Friday, September 29, 2017

Review: Lucky In Love by Kasie West

Lucky In Love by Kasie West

Info: Published July 25th 2017, 337 pages, (ISBN13: 9781338058017)

My Rating: 4 out of 5 stars

Vonze's Review: Another adorable YA read from Kasie West!

Ever daydream you've won the lottery? Yes? No?? Experience the ups and downs of striking it "lucky" with Maddie, a girl who splits her time studying and working at a zoo. After taking a chance on her birthday, she wins bigs. Suddenly her problems seem to vanish. No more worrying about college, her brother's degree, her family's money issues, parents fighting, etc. Until she realizes she's only replaced her old problems with new ones. Mainly who to trust? Can she depend on her old friends, family, her "sudden" new friends, distant relatives, or her co-worker "Zoo Seth" who she's been crushing on for a while?

For me, it was heavy on the be-careful-what-you-wish-for and seek-wise-counsel, and light on the romance. However, it has a perfectly sweet ending with Zoo Seth that is gush worthy.

Fav Quote: “Sometimes regardless of what we want, reality takes over.”

Tuesday, September 26, 2017

Ten Books That Feature Orphan Characters

Ten Books That Feature Orphan Characters

Years ago, I noticed a strange pattern. A whole lot of literature's greatest characters are orphans or only have one parent living. Is it a device to invoke instant sympathy? Does it make the character's struggle harder? Or is it an easy way to get parents and rules out the way of the plot? Today, I'm going to focus on listing lit's famous orphans.

Harry Potter - For our generation, he's number one. Although sad, the fact that his parents' deaths are apart of the overarching plot adds to the story. He's not just an orphan for the sake of pulling on our heartstrings.

Jane Eyre - This one does pull on my heartstrings. Instead of a wicked stepmother, poor Jane has a wicked aunt and cousins. She grows up fast and tries to support herself.

Oliver Twist - Oh, heartstrings, "Please, sir, I want some more!" Poor little kid. Pip - Another Dickens example. David Copperfield - I feel like Dickens is the king of orphan writing. I'm told he has others that I haven't read.

Tom Sawyer - I guess, maybe, being an orphan explains his bad behavior? To quote Aladdin, the town could sing, "I'd blame parents except he hasn't got 'em." Huck Finn - Wow, a ditto by the same author! (Expect I believe I remember his dad is kinda alive, then kinda not.)

Dorothy (Wizard of Oz) - I dunno, for me, her aunt and uncle might has well been her parents. Her being an orphan didn't really effect the plot very much. Just kinda makes you feel poor Dorothy.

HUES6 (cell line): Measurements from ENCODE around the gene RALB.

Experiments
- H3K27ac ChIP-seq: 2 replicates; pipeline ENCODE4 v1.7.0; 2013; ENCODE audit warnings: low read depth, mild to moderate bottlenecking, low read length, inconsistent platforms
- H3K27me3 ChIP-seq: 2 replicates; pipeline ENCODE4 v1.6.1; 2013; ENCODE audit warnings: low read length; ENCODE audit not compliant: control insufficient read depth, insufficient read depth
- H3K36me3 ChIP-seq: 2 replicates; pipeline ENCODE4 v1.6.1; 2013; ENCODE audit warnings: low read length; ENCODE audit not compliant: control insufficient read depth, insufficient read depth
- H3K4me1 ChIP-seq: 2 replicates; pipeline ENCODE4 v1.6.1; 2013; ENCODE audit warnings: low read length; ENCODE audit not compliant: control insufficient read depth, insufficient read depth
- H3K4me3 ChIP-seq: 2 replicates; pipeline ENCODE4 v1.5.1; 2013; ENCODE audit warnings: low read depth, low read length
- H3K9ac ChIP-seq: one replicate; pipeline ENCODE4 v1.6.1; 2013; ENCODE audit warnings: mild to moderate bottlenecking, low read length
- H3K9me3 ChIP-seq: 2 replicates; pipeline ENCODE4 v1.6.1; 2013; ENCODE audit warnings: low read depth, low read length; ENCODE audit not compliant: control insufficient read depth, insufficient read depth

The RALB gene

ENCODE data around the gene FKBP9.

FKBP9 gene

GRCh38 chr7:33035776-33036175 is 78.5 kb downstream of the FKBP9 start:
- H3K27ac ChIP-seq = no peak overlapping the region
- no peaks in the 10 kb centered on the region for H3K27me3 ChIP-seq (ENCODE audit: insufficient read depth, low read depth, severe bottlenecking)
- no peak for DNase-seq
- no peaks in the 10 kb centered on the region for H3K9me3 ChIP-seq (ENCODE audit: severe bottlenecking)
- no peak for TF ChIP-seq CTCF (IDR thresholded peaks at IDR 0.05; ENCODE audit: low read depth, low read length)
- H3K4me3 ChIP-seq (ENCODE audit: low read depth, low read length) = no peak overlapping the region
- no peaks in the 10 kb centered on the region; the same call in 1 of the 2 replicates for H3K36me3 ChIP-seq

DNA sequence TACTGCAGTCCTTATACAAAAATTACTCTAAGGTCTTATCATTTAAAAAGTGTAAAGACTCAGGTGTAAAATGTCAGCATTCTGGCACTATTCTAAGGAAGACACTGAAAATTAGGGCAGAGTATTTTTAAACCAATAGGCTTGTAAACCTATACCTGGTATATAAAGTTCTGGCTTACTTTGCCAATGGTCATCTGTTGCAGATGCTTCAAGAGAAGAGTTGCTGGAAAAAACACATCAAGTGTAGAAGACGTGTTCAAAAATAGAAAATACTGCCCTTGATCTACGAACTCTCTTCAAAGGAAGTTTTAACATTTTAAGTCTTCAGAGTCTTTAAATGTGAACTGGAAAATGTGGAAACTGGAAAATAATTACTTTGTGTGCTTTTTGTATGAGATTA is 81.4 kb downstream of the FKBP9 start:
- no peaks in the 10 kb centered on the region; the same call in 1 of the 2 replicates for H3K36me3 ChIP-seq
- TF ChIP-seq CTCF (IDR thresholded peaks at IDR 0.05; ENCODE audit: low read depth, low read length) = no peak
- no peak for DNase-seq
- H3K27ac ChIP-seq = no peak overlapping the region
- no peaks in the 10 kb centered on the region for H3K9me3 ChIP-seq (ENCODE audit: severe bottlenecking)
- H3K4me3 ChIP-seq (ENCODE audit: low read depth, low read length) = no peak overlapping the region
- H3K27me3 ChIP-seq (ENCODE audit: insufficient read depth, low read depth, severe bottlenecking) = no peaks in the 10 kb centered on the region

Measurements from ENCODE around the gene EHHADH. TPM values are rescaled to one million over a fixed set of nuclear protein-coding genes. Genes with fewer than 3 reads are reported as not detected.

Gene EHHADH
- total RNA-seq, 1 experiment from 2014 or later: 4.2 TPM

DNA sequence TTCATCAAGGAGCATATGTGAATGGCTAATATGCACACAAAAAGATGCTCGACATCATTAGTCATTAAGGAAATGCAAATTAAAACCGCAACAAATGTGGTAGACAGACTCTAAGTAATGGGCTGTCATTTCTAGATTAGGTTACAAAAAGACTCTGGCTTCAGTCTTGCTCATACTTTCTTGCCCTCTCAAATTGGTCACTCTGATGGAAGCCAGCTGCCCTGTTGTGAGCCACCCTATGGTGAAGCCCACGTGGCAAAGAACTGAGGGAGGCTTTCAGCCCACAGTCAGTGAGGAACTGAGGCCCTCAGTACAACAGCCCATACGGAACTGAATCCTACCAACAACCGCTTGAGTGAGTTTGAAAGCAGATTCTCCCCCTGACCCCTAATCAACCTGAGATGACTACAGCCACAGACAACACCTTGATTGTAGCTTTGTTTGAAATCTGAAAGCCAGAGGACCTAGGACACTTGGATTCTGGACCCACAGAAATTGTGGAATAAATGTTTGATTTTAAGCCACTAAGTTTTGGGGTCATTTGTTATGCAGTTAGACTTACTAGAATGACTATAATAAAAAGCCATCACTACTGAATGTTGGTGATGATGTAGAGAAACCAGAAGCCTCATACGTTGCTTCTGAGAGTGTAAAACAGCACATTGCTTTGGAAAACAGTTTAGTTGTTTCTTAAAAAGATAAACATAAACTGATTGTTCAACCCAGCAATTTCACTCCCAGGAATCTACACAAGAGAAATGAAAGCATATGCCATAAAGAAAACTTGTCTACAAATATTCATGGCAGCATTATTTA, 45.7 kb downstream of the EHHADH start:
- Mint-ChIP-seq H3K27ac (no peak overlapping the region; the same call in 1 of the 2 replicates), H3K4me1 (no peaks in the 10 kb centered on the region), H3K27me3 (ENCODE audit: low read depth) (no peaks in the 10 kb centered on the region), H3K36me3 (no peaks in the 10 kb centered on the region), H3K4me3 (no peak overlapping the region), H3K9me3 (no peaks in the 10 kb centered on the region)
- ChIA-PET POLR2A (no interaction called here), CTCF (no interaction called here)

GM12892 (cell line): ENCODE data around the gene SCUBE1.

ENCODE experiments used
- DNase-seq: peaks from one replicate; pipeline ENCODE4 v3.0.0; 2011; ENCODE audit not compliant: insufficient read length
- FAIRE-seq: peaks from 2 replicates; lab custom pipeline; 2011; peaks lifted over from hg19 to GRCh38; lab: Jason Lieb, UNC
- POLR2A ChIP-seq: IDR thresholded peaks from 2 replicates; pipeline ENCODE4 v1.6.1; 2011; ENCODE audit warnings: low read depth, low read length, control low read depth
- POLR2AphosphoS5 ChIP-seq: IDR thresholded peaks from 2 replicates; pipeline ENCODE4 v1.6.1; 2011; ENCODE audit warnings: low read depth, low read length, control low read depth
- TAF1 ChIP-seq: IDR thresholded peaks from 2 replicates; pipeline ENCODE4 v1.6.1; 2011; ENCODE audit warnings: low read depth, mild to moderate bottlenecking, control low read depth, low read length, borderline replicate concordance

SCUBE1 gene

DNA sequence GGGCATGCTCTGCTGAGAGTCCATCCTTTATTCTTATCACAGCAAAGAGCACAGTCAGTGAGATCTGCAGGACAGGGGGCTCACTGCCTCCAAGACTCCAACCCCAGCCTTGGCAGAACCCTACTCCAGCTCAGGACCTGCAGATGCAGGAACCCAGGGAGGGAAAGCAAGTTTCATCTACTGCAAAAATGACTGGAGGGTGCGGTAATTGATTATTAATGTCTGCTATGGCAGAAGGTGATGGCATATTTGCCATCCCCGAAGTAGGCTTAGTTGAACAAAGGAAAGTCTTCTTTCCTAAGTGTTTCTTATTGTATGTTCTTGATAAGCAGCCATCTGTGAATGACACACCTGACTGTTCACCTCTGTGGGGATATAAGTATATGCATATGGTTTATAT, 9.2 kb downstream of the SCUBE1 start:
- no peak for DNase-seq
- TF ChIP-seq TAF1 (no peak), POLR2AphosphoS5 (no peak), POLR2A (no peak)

Mary (The Secret Garden) - Ditto. She couldn't just visited her rich family in England for the year? Or to be educated? Maybe the author thought the plot needed her parents out of the way so she could be noisy and have secrets.

Heidi - This one is slightly more believable, I guess. Not many parents would send their child to their super grumpy hermit dad's house in the middle of nowhere for a visit. The plot is more about changing others for the better.

Frodo (Lord of the Rings)- Again, did he really have to be an orphan? He was Bilbo's heir, but that was more about Bilbo not having children. I guess maybe it suggests the reason why there was little to hold Frodo back in the Shire and stop him from going on a journey.

Pollyanna - The sugar sweet happy orphan. At least Disney improved her in the movie and made her a bit of an adventurous tomboy. I guess the author thought, hey, if an orphan can be happy and play the glad game, people with fewer problems can, too.

Anne of Green Gables - The better happy orphan, IMO. To deal with life, Anne develops an overactive imagination. For me, creative escapism seemed more realistic way to deal.

Monday, September 25, 2017

Review: Illuminae (The Illuminae Files, #1) by Amie Kaufman and Jay Kristoff

Illuminae (The Illuminae Files, #1) by Amie Kaufman and Jay Kristoff

Info: Published October 20th 2015, 608 pages, (ISBN13: 9780553499117)

My Rating: 4 out of 5 Stars

Vonze's Review: Unforgettably different. I felt like I was reading the cut scenes of a video game. Both shocking and poetic at times. MTV meets Star Trek mixed with a dab of 2001 Space Odyssey and Aliens.

To begin with I found it frustrating. I connected with the human emotional element: the main characters', Kady and Ezra's, break up. Why did these kids break up? What happened?? Instead of answers about that specific element, we get a ton of briefing notes. That said, to enjoy this book you have to be open to a story told through many unique perspectives, such as briefings (as mentioned), interview records, memos, personal messages, AIM-type chats, surveillance footage summaries, thoughts of a computer program, etc. With so many switches, I found it daunting at times, especially when the characters seemed to be squalling about their problems, break up, etc, and I still didn't have the whole picture to understand them.

About 75% through the book there was, for me, an unforeseen twist and then, literally, I couldn't read fast enough. The nail-biting, how-they-going-to-get-out-of-this-one-alive? Ending is great. Happy, until next time.

Fav Quote: “When the light that kisses the back of her eyes was birthed, her ancestors were not yet born. How many human lives have ended in the time it took that light to reach her?

How many people have loved only to have lost? How countless, the hopes that have died?

But not this one.”